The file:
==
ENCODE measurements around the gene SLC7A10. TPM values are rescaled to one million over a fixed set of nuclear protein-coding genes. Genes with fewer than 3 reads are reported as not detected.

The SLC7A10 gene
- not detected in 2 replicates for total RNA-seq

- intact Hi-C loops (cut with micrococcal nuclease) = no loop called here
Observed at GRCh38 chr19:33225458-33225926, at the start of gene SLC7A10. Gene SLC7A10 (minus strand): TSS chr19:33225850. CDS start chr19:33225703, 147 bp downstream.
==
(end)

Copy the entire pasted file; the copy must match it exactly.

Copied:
ENCODE measurements around the gene SLC7A10. TPM values are rescaled to one million over a fixed set of nuclear protein-coding genes. Genes with fewer than 3 reads are reported as not detected.

The SLC7A10 gene
- not detected in 2 replicates for total RNA-seq

- intact Hi-C loops (cut with micrococcal nuclease) = no loop called here
Observed at GRCh38 chr19:33225458-33225926, at the start of gene SLC7A10. Gene SLC7A10 (minus strand): TSS chr19:33225850. CDS start chr19:33225703, 147 bp downstream.